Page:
• April 17    Planning Board decision and recommendation to Commissioners on Legacy Ranch proposal.      Commissioners conference room. 2 pm. 
  • April 22    Commissioners walk-through of Legacy Ranch site. 9 am.
  • April 25    Public hearing on Legacy Ranch Proposal. Commissioners conference room. 9 am to 3 pm.
  • April 25    Continuation of public comment in Lone Rock gym. 6 pm to 9 pm.
  • April 26    Continuation of public comment if needed. Commissioners’ conference room. 9 am to 5 pm.
  • April 29    Continuation of public comment if needed. Commissioners’ conference room. 9 am to 5 pm.

Bitterroot Planning Board to Make Recommendation on Legacy Ranch Wednesday March 20th.

Tomorrow at 3 pm in the Commissioners’ conference room, our Ravalli County Planning Board will hold a public hearing on the Legacy Ranch subdivision proposal. They will review all of the material presented to date, accept public comment, and then make a recommendation to the Commissioners for approval, denial, or approval with modification. The commissioners will hold their deliberations at a public hearing on April 29th.

The Planning Board needs to hear from you! It is time to stop kowtowing to speculators and pay attention to our communities. The Legacy Ranch subdivision as proposed clearly has impacts on such review criteria as the Natural Environment, Wildlife, Agriculture, and Public Health and Safety that cannot be mitigated. Thus, a recommendation for denial of the application is appropriate on the merits.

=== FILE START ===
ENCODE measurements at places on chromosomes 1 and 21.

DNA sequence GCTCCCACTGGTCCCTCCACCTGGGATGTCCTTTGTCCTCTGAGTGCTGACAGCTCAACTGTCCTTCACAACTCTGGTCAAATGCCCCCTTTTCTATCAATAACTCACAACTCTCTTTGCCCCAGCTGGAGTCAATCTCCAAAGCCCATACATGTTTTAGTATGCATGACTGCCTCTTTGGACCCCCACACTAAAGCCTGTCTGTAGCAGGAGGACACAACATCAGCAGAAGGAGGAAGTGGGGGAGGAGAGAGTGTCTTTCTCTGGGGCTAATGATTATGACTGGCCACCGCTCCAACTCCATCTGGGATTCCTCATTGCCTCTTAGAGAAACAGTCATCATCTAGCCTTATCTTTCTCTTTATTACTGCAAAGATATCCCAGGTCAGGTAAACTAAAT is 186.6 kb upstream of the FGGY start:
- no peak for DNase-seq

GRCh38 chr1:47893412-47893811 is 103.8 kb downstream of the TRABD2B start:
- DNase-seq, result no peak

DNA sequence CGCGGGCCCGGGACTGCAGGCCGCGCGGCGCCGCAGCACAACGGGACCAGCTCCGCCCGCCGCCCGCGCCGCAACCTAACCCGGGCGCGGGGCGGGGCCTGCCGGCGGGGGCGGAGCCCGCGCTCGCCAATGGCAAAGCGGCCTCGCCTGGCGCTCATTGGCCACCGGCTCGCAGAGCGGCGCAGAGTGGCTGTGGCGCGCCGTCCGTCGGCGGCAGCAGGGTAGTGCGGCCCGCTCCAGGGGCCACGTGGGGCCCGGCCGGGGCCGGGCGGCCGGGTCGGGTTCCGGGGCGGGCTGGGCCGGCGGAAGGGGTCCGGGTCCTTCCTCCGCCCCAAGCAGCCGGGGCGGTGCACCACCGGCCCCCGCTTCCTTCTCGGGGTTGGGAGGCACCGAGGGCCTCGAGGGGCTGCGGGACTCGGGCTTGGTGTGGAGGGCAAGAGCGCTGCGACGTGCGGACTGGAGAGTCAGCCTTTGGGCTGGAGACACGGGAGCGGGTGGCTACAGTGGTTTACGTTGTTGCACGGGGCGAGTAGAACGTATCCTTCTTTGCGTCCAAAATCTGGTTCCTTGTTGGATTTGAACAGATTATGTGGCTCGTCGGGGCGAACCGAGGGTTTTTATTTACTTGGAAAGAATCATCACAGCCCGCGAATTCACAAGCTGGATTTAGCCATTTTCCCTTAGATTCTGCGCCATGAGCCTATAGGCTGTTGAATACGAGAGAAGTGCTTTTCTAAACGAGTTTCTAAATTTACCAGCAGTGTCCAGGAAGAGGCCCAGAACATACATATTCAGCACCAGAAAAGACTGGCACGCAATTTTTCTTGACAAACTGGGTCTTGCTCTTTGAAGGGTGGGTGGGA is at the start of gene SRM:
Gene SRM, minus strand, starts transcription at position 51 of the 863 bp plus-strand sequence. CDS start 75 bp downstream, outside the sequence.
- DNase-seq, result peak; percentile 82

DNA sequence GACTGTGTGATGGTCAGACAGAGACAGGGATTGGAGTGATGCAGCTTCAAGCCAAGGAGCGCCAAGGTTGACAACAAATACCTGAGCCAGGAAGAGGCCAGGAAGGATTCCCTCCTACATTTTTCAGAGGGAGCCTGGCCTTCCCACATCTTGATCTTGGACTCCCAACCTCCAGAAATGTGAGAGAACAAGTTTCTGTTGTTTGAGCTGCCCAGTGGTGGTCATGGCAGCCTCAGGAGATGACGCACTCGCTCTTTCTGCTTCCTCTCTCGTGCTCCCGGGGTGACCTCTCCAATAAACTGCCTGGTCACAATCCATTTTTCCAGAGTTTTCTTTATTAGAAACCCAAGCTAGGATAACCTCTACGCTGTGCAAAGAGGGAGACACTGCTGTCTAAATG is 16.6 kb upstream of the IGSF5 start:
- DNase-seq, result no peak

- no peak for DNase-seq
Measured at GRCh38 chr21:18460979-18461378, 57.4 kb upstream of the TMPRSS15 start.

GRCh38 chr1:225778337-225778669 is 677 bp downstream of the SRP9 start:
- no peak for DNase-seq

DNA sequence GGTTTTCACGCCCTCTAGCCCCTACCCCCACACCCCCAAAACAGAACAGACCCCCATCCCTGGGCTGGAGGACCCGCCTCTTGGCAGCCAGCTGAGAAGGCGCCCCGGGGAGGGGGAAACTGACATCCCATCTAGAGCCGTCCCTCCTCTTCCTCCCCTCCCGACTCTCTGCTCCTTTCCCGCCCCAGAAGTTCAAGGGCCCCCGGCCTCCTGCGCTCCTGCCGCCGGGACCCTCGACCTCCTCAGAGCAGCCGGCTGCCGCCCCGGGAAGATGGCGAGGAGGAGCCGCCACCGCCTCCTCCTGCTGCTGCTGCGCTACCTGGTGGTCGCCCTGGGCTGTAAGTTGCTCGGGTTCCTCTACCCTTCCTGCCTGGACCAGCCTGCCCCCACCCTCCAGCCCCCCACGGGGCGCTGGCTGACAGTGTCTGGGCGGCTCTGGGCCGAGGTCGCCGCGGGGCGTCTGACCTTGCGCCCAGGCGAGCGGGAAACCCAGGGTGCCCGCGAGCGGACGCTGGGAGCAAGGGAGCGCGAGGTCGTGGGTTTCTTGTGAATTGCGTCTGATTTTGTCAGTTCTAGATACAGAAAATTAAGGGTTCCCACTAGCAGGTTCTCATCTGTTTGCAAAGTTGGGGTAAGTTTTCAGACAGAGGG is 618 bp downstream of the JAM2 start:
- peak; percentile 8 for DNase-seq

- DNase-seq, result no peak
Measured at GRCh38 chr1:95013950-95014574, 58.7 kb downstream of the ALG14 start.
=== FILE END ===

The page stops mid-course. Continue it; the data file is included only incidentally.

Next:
This is a bipartisan threat; whether your politics are Left, Right, or Independent, this is a bad idea. Not only because it fails due to unmitigated impacts, but also because it flies in the face of numerous county policies (eg the Natural Resource Use Policy) which rightly identify the importance of protecting our rural environment and the enterprises that have historically defined our local custom and culture (agriculture and ranching). The Legacy Ranch subdivision is directly in conflict with this policy. It is a bad idea!

Prior to the hearing at 3 pm, Bitterrooters for Planning will have a table outside the County Administrative Center with information to assist you in preparing input to the Planning Board and ultimately to the County Commissioners. We will also have a sign-up sheet for those who want to be involved in continuing efforts to stop this subdivision. Please stop by, say hi, and join the fight!